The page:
IntroductionBenzylisoquinoline alkaloids display various bioactivities and are therefore used for pharmaceutical applications. Probably the most well‐known compounds in this class are the narcotic analgesic morphine, the cough suppressant codeine, the muscle relaxant papaverine, and sanguinarine and berberine, the latter two showing antimicrobial activities. These compounds can be found as natural products in secondary metabolic pathways of plants thought to serve as self‐defense agents against animals, viruses, and bacteria. Their biosynthesis is achieved via sophisticated enzymatic pathways, starting from the amino acid tyrosine.Norcoclaurine synthase (NCS, EC 18.104.22.168) is one of the first enzymes located in these pathways, catalyzing a stereospecific Pictet–Spengler reaction between dopamine and 4‐hydroxyphenylacetaldehyde yielding the benzylisoquinoline (S)‐norcoclaurine (Figure ). The Pictet–Spengler reaction is enabled in nature by a handful of enzymes with different types of substrates. Additionally to the NCS, there is the strictosidine synthase, the salsolinol synthase, and McbB from Marinactinospora thermotolerans.The Pictet–Spengler reaction carried out by norcoclaurine synthase.Recently, the substrate scope of the NCS from Coptis japonica (CjNCS2) and from Thalictrum flavum (TfNCS) was elucidated and showed that a broad scope of aldehydes is accepted, while the number of possible amines is more restricted.The NCS reactions were typically carried out on small scale and with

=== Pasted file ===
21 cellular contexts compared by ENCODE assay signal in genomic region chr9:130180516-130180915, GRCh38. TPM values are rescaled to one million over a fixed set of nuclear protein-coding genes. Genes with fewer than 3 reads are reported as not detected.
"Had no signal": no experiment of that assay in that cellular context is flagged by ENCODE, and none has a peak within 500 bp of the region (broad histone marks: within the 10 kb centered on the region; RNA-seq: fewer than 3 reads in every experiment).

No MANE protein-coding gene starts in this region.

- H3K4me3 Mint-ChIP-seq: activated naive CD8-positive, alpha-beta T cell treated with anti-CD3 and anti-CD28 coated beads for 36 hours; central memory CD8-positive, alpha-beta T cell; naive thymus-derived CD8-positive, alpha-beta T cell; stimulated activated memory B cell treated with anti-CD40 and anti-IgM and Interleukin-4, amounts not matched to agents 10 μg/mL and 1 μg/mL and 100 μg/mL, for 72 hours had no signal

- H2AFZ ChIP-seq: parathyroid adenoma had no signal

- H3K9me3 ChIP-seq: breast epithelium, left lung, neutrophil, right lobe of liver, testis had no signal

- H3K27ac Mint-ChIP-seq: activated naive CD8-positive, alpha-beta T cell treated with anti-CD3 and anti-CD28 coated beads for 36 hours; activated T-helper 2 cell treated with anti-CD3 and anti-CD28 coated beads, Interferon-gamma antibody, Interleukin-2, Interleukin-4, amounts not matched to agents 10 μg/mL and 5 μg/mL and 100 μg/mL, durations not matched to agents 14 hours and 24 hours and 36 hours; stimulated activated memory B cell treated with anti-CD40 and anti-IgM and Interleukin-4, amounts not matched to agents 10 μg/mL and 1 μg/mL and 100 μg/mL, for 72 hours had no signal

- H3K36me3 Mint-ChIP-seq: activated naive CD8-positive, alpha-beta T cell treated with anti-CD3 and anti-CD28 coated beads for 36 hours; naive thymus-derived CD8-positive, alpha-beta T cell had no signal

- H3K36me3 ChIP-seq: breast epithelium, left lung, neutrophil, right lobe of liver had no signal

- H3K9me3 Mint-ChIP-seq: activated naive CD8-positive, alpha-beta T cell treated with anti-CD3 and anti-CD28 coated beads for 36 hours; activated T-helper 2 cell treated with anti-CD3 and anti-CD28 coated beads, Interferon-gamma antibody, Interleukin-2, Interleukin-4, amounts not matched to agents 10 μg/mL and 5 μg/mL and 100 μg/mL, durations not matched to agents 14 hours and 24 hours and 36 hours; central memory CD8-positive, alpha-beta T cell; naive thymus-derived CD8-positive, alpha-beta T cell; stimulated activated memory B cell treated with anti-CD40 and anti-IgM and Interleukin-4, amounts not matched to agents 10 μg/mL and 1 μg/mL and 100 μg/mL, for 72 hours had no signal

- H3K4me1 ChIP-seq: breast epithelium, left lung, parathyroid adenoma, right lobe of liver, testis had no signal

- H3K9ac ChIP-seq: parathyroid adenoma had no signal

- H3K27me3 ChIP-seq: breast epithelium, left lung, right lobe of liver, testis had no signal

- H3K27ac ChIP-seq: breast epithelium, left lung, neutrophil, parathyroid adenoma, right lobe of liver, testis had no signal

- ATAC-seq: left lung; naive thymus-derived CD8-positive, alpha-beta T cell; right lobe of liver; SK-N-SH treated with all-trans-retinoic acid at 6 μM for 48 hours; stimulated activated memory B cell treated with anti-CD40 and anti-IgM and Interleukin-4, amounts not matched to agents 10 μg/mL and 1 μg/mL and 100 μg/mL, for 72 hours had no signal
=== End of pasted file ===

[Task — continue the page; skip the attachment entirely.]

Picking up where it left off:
Biotechnology Journal – Wiley
Published: Jan 1, 2018
Keywords: ; ; ; ;
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